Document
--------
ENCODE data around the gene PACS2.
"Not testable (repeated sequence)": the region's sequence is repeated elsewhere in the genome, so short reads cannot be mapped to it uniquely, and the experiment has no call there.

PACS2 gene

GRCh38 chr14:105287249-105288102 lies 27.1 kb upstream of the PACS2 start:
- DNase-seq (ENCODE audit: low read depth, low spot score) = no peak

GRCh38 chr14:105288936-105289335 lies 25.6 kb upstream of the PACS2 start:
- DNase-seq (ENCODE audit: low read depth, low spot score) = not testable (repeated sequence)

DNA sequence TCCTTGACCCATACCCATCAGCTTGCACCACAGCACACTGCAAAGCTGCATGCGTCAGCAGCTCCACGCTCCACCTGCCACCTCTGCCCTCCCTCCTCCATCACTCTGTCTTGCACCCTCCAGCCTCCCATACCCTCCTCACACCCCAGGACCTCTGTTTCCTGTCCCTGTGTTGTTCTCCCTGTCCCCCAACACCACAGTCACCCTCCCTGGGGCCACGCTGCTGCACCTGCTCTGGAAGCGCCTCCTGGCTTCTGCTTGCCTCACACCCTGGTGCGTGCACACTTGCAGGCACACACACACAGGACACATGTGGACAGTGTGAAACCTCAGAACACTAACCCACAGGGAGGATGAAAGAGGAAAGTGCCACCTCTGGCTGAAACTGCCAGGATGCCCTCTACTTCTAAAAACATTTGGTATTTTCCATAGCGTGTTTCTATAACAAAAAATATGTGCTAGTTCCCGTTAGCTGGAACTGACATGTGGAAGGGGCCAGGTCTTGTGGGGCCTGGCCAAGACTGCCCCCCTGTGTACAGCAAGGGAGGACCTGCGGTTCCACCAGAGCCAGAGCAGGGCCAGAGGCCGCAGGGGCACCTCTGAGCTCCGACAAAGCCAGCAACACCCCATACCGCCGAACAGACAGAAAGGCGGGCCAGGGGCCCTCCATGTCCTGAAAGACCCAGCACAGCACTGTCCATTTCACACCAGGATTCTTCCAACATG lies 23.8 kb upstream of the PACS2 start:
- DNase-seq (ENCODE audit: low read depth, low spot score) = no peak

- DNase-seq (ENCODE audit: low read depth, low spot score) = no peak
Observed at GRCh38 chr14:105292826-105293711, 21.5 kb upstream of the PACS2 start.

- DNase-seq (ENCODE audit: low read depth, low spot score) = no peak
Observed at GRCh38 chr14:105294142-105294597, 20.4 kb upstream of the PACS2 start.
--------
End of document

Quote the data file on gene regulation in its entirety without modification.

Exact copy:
ENCODE data around the gene PACS2.
"Not testable (repeated sequence)": the region's sequence is repeated elsewhere in the genome, so short reads cannot be mapped to it uniquely, and the experiment has no call there.

PACS2 gene

GRCh38 chr14:105287249-105288102 lies 27.1 kb upstream of the PACS2 start:
- DNase-seq (ENCODE audit: low read depth, low spot score) = no peak

GRCh38 chr14:105288936-105289335 lies 25.6 kb upstream of the PACS2 start:
- DNase-seq (ENCODE audit: low read depth, low spot score) = not testable (repeated sequence)

DNA sequence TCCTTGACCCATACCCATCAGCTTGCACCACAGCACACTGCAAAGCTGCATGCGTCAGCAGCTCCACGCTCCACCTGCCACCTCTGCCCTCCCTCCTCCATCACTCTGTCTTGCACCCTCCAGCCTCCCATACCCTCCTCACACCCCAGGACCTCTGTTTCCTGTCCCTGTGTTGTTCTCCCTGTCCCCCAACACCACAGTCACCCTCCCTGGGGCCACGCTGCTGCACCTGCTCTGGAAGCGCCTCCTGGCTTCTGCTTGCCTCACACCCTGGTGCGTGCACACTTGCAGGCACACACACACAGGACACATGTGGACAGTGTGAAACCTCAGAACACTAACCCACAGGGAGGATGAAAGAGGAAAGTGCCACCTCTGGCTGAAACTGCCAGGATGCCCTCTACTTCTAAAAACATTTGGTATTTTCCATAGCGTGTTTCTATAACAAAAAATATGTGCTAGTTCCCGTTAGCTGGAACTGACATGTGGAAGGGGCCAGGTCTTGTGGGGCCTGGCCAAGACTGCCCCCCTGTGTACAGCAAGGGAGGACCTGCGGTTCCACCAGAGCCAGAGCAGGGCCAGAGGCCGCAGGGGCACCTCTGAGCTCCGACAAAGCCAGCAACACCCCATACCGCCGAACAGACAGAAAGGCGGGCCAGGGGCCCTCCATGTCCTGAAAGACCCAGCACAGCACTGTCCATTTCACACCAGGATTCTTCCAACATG lies 23.8 kb upstream of the PACS2 start:
- DNase-seq (ENCODE audit: low read depth, low spot score) = no peak

- DNase-seq (ENCODE audit: low read depth, low spot score) = no peak
Observed at GRCh38 chr14:105292826-105293711, 21.5 kb upstream of the PACS2 start.

- DNase-seq (ENCODE audit: low read depth, low spot score) = no peak
Observed at GRCh38 chr14:105294142-105294597, 20.4 kb upstream of the PACS2 start.